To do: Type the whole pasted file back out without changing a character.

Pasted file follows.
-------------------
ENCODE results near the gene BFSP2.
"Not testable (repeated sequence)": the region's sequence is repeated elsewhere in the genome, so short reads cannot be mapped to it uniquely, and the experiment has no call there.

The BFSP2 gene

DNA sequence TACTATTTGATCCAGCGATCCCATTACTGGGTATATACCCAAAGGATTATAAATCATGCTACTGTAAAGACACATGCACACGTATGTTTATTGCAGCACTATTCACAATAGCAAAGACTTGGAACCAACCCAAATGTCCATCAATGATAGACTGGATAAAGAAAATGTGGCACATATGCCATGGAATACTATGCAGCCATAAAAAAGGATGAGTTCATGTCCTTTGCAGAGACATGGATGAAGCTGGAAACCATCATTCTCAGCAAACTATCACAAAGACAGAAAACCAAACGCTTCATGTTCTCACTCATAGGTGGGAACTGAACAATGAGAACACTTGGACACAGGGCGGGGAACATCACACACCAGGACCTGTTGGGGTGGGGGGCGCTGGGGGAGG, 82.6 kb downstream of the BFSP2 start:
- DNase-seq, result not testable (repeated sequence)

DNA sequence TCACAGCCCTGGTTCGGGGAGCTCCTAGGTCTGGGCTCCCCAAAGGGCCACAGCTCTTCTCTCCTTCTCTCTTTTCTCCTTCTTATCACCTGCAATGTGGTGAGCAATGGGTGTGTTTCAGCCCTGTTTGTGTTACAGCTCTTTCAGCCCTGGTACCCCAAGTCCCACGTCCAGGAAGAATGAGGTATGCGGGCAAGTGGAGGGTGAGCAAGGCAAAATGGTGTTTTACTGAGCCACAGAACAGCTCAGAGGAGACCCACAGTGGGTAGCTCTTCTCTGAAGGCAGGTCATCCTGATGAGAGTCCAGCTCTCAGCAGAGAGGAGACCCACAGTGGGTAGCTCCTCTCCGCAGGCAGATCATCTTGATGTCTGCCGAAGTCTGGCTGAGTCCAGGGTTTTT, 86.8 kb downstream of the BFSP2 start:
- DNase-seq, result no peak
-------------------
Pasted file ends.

ENCODE results near the gene BFSP2.
"Not testable (repeated sequence)": the region's sequence is repeated elsewhere in the genome, so short reads cannot be mapped to it uniquely, and the experiment has no call there.

The BFSP2 gene

DNA sequence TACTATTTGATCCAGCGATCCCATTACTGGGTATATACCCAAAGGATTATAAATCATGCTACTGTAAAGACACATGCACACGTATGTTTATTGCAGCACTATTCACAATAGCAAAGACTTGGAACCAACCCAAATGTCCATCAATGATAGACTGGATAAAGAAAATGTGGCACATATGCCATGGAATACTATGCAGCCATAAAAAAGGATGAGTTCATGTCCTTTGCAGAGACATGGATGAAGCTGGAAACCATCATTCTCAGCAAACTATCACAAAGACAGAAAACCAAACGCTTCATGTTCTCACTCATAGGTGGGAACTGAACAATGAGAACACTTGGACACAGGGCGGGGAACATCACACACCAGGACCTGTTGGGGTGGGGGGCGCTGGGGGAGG, 82.6 kb downstream of the BFSP2 start:
- DNase-seq, result not testable (repeated sequence)

DNA sequence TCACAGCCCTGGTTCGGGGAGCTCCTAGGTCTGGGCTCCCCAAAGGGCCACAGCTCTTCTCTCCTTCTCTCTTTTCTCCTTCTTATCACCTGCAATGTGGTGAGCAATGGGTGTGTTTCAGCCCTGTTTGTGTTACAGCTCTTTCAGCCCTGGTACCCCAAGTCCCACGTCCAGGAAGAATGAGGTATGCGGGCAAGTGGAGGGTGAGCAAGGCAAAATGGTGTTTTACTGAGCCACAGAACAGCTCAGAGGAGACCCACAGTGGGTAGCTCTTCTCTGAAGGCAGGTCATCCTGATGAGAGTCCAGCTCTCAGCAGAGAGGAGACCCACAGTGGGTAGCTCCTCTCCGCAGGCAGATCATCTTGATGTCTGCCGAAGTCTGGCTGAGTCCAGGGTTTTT, 86.8 kb downstream of the BFSP2 start:
- DNase-seq, result no peak